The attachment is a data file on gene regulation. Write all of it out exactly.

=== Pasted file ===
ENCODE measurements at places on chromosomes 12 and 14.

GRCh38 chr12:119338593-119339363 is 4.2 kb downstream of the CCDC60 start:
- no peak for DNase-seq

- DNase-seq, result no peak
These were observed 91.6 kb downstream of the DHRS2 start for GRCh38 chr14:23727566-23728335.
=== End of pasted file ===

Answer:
ENCODE measurements at places on chromosomes 12 and 14.

GRCh38 chr12:119338593-119339363 is 4.2 kb downstream of the CCDC60 start:
- no peak for DNase-seq

- DNase-seq, result no peak
These were observed 91.6 kb downstream of the DHRS2 start for GRCh38 chr14:23727566-23728335.